Joseph Goebbels – Life and Death


Joseph Goebbels – Life and Death
By Toby Thacker
Palgrave Macmilan – £15.00

     How far should we trust the diary of one of the great liars of history?

Hats off to Toby Thacker for writing such a thought provoking and incisive account of one of Germany’s, if not one of the twentieth century’s most notorious of demagogues, Joseph Goebbels.

I initially assumed the book’s twelve chapters were going to make for an effervescently dry and historically factual read. How wrong I was.

Joseph Goebbels – Life and Death is an almost mesmerising read along the lines of an espionage thriller ala John le Carre’s A Small Town in Germany. Were it not for the simple fact that what’s written herein actually happened and is based upon fact, then these 332 pages (excluding Introduction, Epilogue, Notes, Bibliography and Index) would have made for an even more entertaining read. Admittedly, ‘entertaining’ is perhaps the wrong word here, but it is what it is, which is to say that even if you’re only partially interested to learn about those responsible for the most reprehensible period in recent (European) history, you’ll still find this book a more than absorbing read.

After all: ”The fact that so many of their ideas may be fantastic and morally repellent does not absolve the historian from the obligation to try to understand them, and the contexts in which they arose” (my italics).

That the infamous Propaganda Minister was something of a laughing stock throughout Germany at the time, further qualifies this book’s quintessential validity: ”As Propaganda Minister of the ‘Third Reich’ after March 1933 Goebbels often displayed a brazen contempt for the truth which appalled contemporary observers and became the subject of jokes amongst the German public. His distortions and misrepresentations became one of the distinguishing features of Hitler’s Germany.”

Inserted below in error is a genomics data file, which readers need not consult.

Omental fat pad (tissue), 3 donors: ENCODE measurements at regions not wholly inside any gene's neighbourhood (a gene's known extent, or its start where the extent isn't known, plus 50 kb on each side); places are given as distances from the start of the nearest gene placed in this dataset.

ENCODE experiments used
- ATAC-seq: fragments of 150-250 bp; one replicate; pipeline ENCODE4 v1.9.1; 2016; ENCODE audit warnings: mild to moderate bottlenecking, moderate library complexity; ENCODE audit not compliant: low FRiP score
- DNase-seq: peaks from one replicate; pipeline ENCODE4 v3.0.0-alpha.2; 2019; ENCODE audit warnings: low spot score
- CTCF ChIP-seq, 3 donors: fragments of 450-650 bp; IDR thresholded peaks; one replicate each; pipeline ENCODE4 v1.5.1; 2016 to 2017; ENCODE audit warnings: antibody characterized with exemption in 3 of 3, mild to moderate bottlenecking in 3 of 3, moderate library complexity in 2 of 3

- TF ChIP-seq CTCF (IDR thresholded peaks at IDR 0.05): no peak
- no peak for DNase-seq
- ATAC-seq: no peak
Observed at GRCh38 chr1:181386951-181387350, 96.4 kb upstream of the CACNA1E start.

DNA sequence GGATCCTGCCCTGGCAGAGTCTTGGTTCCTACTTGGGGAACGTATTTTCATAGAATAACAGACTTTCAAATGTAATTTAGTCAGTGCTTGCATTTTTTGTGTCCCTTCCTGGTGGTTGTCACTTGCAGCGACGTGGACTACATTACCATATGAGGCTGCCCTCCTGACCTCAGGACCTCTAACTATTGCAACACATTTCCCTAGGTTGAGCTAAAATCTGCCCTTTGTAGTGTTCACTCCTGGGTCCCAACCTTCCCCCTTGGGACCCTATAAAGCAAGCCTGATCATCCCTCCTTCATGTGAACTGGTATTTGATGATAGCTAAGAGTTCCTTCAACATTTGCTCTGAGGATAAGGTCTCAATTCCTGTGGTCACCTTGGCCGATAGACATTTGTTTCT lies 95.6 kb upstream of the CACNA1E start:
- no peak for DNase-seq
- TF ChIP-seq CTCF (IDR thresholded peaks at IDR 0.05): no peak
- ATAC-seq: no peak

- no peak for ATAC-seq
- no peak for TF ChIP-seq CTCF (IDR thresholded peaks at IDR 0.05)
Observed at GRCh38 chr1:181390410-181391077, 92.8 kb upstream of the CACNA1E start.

Having already written two books that relate to Nazi Germany (Nazi Germany: Music after Hitler 1945-1955 and The End of the Third Reich, Denazification and Nuremberg, 1944-1946), Thacker writes with such an assured and pronounced certainty, the reader instinctively knows that s/he is in more than capable hands.

Combining clear-cut analysis of Goebbels’ rather fraught relationships with women – not to mention his political career – the author pinpoints the many resonant, yet ultimately disjointed and controversial threads that ran through his entire life. Just one instance of which is brought to the bear in the chapter ‘The Coming Dictator,’ wherein Thacker writes: ”He argued passionately that ‘Bolshevism in Russia was a nationalist phenomenon, and that German Marxism was manipulated from Russia. Bizarrely, he combined this sense of a threat with his mystical veneration for the Russian people, and used both to suggest that there must be, in foreign policy, some accommodation with Russia.”

From the subject’s love of German culture along with his nigh obsession with ‘sacrifice,’ to his (questionable) fascination for Hitler and hatred of Judaism – which culminated in the Holocaust and his eventual suicide in Hitler’s bunker in 1945 (along with his wife and six children) – there really isn’t a Goebbels induced stone that hasn’t been unturned amid this more than fascinating and illuminating book.

David Marx


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